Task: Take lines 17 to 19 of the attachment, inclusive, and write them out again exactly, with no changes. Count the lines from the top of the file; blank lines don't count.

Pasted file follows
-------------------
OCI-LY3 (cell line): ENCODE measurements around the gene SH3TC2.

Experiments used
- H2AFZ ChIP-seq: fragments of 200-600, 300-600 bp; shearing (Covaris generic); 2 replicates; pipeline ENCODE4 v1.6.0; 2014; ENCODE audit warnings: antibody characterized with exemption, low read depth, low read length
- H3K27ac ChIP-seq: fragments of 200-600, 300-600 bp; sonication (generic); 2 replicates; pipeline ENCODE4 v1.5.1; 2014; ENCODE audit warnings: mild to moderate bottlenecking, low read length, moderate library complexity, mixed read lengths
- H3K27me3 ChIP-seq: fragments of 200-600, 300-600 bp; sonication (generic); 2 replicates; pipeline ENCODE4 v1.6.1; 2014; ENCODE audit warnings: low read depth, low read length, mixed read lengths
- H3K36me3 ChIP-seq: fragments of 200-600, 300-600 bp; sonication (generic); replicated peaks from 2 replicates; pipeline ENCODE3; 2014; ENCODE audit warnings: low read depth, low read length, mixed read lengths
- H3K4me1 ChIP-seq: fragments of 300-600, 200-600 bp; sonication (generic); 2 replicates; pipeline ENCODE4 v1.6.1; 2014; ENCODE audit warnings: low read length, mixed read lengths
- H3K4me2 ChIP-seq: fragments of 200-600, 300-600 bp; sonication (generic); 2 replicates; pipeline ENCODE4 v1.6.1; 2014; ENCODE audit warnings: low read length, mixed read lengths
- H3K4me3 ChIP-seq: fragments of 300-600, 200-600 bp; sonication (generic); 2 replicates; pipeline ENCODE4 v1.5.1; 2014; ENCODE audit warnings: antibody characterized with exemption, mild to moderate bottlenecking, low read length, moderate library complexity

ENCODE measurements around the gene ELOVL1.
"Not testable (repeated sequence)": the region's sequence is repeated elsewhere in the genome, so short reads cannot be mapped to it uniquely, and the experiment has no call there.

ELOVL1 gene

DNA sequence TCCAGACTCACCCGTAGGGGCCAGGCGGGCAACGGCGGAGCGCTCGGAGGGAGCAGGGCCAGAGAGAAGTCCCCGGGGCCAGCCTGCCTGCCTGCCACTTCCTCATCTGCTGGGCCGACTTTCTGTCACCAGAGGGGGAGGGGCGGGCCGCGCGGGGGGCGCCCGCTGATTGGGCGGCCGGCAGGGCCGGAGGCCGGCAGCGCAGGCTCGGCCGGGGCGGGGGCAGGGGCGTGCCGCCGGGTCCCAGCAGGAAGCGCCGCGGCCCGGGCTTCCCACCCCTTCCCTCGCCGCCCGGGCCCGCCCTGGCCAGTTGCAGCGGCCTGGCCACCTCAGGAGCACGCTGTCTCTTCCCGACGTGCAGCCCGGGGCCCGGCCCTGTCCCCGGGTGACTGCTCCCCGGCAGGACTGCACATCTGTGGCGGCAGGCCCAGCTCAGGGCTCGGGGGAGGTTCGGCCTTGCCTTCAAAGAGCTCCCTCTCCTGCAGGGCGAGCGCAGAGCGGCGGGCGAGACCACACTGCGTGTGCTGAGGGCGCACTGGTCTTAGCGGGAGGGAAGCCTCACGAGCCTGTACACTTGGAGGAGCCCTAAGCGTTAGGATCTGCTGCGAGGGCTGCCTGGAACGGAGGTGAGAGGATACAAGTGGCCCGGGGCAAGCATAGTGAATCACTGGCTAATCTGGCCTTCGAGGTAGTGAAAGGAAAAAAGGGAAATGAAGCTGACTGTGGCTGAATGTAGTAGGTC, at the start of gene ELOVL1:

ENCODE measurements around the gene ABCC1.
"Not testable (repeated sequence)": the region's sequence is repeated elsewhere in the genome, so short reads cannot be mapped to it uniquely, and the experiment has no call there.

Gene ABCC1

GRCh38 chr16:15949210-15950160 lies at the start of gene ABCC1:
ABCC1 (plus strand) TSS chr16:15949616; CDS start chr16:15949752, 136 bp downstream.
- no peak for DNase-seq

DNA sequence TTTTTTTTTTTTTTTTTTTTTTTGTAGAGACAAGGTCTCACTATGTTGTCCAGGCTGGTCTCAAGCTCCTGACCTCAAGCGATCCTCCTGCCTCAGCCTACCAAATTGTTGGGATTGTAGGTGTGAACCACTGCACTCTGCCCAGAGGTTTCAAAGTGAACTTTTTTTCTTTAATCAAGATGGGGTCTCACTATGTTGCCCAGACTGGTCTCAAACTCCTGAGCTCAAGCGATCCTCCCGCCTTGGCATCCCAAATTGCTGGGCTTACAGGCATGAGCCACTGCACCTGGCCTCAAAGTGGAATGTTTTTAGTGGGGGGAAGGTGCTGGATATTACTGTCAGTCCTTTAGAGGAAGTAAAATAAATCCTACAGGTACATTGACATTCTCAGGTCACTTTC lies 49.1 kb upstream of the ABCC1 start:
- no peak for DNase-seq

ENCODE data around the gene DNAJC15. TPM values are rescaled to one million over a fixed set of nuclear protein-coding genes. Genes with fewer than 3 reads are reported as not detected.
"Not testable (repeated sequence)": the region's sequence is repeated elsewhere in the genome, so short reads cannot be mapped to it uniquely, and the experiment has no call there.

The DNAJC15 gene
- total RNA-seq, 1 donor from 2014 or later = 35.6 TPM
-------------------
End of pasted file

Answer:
GRCh38 chr16:15949210-15950160 lies at the start of gene ABCC1:
ABCC1 (plus strand) TSS chr16:15949616; CDS start chr16:15949752, 136 bp downstream.
- no peak for DNase-seq